On Mon, Jan 7, 2013 at 2:56 AM, meekerdb <meeke...@verizon.net> wrote:
> On 1/6/2013 3:45 PM, Platonist Guitar Cowboy wrote:
> On Mon, Jan 7, 2013 at 12:19 AM, Stephen P. King <stephe...@charter.net>wrote:
>> On 1/6/2013 4:56 PM, meekerdb wrote:
>> On 1/6/2013 1:33 PM, Stephen P. King wrote:
>> On 1/6/2013 3:49 PM, Roger Clough wrote:
>> Hi Stephen P. King
>> The word "must" implies forcible persuasion.
>> But the use of force to persuade is not the essence of fascism.
>> Fascism is a governing system where the population can own property
>> privately but the use of said property is dictated by the State. Most
>> countries are fascistic.
>> Only because you've taken a single attribute of Fascism and taken it to
>> be a definition. Fascism is the idea that a nation is a kind of
>> super-being in which labor, industry, and government are *bound together
>> into one* (hence the name) and the life of citizens takes meaning from how
>> they serve their function as an element of The State. This was further
>> taken to imply that superior, i.e. Fascist, nations should bring this
>> superior culture to other inferior, i.e. non-Fascist, nations by armed
>> "Fascism should more properly be called corporatism, since it is the
>> merger of state and corporate power."
>> --- Benito Mussolini.
>> Thank you, Brent, for this. ;-) I was trying to highlight the
>> behavior of fascism in ways that do not invoke extraneous discussion. All
>> that you added, while true, is irrelevant to my definition as it is
>> representative of just one form of fascism, that of Mussolini's Italy.
> Negative, from German perspective: Nazi as adherent to NSDAP (German:
> Nationalsozialistische Deutsche Arbeiterpartei) so "national socialist
> german worker's party" wrote in their constitution that "corporations
> potentially pose a threat to the state and have to thus be merged with
> state force to facilitate common good". This was done not only to build and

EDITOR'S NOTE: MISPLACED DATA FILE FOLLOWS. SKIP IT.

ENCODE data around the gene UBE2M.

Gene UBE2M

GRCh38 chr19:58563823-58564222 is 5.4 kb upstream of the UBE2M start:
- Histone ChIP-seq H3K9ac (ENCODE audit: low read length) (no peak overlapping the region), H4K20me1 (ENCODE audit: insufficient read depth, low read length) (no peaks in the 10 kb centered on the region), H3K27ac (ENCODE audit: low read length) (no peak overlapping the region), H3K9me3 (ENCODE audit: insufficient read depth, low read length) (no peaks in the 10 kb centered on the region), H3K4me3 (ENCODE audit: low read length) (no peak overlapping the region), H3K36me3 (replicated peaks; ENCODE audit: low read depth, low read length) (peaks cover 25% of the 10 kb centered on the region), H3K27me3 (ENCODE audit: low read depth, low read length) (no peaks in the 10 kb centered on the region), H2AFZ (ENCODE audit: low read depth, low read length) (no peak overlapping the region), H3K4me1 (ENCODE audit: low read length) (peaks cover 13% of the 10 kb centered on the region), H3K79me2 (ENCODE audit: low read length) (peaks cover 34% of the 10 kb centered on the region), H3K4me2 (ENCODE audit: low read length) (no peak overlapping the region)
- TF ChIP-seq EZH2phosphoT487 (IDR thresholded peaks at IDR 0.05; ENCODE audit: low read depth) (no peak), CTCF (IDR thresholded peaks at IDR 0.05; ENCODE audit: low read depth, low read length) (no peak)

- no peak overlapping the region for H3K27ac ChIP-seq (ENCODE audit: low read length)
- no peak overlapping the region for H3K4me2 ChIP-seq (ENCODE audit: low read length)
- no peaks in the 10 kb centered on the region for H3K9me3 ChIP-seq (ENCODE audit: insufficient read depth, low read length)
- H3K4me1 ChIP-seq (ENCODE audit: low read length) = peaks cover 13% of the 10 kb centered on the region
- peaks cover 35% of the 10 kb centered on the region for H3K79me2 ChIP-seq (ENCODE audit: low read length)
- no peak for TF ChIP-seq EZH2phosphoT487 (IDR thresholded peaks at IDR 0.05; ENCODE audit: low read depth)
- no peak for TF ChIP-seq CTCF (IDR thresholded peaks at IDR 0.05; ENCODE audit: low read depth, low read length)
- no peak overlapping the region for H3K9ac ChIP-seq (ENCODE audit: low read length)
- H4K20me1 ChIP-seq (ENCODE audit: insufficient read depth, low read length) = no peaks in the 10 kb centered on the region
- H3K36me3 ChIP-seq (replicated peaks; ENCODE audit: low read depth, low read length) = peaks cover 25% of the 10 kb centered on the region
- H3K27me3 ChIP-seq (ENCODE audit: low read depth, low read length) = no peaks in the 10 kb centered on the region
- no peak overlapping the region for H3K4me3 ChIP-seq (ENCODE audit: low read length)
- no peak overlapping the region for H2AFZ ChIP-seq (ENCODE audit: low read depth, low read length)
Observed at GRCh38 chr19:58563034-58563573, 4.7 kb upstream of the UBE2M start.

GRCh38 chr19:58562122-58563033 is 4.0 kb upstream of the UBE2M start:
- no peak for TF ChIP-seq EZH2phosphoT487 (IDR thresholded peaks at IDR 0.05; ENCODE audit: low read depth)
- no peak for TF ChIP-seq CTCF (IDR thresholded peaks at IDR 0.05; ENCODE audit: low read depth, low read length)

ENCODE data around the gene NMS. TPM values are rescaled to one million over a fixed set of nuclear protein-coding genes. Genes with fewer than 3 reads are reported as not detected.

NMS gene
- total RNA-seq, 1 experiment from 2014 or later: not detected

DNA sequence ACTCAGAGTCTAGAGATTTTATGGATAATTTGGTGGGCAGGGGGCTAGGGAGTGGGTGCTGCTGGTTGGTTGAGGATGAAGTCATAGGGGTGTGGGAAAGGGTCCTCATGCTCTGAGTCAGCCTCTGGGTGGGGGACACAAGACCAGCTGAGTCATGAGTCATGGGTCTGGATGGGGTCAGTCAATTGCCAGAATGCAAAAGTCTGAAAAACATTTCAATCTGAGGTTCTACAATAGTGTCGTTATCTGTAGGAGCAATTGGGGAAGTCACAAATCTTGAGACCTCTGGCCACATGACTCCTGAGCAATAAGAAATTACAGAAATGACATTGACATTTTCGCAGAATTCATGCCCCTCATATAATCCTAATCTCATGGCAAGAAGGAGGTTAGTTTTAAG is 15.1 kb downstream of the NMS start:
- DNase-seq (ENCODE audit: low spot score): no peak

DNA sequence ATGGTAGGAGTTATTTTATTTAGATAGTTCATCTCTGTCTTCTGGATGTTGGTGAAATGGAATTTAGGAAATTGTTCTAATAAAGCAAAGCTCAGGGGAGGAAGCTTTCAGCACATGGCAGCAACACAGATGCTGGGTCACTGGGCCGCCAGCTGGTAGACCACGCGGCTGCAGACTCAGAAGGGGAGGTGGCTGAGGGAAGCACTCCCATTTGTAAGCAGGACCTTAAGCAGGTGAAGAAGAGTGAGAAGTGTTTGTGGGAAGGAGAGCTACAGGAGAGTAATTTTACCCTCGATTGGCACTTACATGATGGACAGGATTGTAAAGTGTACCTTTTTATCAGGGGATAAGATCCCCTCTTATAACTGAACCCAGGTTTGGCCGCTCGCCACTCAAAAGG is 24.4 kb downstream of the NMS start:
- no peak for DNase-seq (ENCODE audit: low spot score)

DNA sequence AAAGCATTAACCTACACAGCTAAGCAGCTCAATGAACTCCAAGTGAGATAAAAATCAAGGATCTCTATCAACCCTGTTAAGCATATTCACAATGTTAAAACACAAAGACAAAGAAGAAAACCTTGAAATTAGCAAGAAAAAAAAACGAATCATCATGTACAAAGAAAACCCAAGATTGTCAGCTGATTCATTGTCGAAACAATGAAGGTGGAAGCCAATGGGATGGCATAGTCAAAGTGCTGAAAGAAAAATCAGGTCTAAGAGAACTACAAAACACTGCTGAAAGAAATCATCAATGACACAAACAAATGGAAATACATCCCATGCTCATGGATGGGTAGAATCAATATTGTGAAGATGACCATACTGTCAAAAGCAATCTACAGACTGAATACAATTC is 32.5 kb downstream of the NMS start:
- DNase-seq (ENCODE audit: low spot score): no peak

> develop weapons, but to build the A1 freeway, on which yours truly traveled
> south today.
> Don't know how Japan handled it, but imagine that it would've run along
> similar lines. High efficiency, high productivity, lowers unemployment,
> automatically restrains budding monopolies... all the kind of things the
> west proclaims to want today; even though history should at some point
> teach us what this means, we don't seem to get it or don't want to.
> Nazism was not Fascism. It borrowed from Fascism but it added mystic
> racism, Hitler cult, and genocide.
Didn't imply that.
Much less I'd say... if someone's wearing a Mussolini corporate state
control merger fascism-pin, as implied by your quote of Mussolini, then it
doesn't matter to me which other pins, mystical or belief (what was that
difference again?) based, that person wears: they are fascist in that
precise sense. They might be Japanese, play scrabble, and be slightly
overweight too, which is absolutely, definitely healthy ;)
An adherent to Nazism is a fascist via the corporate-state-merger-idea and
reasoning, although the reverse is not necessary. Nazism did not merely
"borrow" this: the whole economic upswing in the early Nazi years can be
traced to the merger idea, and Germany took this as far as it could. If
corporations didn't play ball: leave or die.
They were facist or corporatist in this precise sense, and the
cult/mysticism (difference to belief, I ask again? Isn't any belief system
viewed externally just 'mysticism' in pejorative sense?) didn't change
this: it enforced it.
> You received this message because you are subscribed to the Google Groups
> "Everything List" group.
> To post to this group, send email to email@example.com.
> To unsubscribe from this group, send email to
> For more options, visit this group at
You received this message because you are subscribed to the Google Groups
"Everything List" group.
To post to this group, send email to firstname.lastname@example.org.
To unsubscribe from this group, send email to
For more options, visit this group at